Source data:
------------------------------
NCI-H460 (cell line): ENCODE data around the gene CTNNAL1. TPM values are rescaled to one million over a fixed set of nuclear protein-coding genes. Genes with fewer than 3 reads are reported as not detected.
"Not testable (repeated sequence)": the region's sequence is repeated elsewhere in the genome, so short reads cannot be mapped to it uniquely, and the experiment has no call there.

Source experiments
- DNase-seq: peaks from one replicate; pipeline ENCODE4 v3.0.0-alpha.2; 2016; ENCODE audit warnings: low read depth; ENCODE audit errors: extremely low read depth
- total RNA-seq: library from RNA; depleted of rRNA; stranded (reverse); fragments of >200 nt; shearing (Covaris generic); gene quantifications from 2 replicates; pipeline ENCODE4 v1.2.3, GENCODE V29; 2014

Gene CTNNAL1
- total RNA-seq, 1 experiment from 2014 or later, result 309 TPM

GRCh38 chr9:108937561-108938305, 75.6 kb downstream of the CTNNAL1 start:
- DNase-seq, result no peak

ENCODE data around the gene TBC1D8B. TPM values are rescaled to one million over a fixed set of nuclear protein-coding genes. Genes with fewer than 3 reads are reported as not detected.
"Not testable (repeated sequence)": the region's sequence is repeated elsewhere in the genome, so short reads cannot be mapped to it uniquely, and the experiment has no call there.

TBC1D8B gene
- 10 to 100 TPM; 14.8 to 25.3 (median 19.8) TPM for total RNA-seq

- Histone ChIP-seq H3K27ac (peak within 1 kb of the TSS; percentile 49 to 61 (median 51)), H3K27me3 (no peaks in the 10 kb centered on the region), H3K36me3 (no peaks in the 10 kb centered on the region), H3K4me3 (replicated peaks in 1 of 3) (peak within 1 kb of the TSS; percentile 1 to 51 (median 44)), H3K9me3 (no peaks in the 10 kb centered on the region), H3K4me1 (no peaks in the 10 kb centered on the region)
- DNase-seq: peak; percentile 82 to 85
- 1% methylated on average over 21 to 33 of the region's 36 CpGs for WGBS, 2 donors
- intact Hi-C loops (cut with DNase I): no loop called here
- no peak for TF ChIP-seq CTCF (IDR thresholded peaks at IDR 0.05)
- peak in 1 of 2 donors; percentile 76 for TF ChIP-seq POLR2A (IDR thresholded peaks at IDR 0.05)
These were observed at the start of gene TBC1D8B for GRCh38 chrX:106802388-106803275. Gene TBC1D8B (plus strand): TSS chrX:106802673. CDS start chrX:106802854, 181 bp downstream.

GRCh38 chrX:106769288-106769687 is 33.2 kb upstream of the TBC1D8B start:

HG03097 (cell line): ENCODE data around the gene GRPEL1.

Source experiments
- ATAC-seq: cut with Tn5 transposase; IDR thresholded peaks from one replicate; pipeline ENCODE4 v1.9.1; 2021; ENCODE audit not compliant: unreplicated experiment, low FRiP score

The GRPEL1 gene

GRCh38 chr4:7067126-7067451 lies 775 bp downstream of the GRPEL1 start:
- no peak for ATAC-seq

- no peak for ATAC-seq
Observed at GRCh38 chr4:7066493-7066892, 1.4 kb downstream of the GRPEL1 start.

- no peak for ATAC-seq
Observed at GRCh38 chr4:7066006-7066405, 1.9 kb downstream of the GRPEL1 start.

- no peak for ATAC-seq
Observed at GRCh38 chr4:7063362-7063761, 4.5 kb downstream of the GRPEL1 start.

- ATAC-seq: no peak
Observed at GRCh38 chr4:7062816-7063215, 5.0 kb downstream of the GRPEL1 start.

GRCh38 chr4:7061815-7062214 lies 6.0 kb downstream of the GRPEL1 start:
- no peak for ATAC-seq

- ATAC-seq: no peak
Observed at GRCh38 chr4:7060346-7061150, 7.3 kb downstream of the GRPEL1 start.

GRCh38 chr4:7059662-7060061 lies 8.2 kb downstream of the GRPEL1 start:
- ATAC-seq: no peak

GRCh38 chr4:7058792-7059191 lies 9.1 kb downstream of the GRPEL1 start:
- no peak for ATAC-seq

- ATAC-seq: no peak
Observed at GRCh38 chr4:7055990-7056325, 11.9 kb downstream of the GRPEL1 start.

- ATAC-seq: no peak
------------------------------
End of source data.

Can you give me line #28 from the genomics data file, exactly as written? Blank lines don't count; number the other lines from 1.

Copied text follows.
- no peak for ATAC-seq